2.5 Stars - I really enjoyed the first half of this story, where the author's parents were the main focus, but once I flipped to the other part of the book I lost interest. I feel like maybe I didn't quite grasp the full impact of the book having no previous knowledge or understanding of the partition of India and Pakistan. Also all of the parts in the book that would talk about physics and math would completely lose me. 2.5 Stars - I really enjoyed the first half of this story, where the author's parents were the main focus, but once I flipped to the other part of the book I lost interest. I feel like maybe I didn't quite grasp the full impact of the book having no previous knowledge or understanding of the partition of India and Pakistan. Also all of the parts in the book that would talk about physics and math would completely lose me.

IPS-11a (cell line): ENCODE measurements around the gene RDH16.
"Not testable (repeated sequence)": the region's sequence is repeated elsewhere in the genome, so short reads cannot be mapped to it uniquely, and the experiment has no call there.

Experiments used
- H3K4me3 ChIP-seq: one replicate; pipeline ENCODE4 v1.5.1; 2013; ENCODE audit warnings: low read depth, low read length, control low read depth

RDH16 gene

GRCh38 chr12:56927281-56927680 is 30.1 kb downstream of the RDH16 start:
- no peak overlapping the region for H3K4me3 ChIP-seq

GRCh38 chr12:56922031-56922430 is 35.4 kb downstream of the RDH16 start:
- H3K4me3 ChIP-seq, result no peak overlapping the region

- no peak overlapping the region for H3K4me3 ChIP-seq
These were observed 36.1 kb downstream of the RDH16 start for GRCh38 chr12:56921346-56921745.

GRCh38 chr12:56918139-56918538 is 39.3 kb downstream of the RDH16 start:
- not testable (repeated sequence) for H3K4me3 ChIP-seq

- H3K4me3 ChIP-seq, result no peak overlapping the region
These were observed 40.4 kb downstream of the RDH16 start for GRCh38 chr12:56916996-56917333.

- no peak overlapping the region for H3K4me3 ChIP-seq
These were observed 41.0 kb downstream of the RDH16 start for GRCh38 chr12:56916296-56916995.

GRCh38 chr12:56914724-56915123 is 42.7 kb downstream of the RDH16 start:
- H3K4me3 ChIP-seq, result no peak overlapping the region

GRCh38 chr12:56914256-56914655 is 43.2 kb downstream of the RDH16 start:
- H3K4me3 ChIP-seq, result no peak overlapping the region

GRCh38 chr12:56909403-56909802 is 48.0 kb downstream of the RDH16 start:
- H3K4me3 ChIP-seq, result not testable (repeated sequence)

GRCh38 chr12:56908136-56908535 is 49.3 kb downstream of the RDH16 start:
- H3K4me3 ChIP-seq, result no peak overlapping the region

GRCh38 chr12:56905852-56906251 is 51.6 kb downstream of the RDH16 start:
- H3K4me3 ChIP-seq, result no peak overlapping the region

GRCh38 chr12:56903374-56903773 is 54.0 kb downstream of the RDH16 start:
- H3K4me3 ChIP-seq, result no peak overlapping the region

12. 4 out of 5

    Danielle Violet

    Was experiencing a month long good book drought until I opened these pages. The voice is so humble and unassuming with its fragility lying just underneath a layer of inquisition. I love the way it’s written, each event and thought is presented in a straightforward fashion but with exactly the right amount of detail to stir the imagination of the reader.

  13. 4 out of 5

    Polly Krize

    I received a copy of this book in exchange for an honest review. Basically a memoir of a Canadian/Indian's family on partition and how it affected their lives. I found the writing disjointed and sometimes ungrammatical. Not a book I would purchase. Only my opinion. I received a copy of this book in exchange for an honest review. Basically a memoir of a Canadian/Indian's family on partition and how it affected their lives. I found the writing disjointed and sometimes ungrammatical. Not a book I would purchase. Only my opinion.

  14. 5 out of 5

    Betty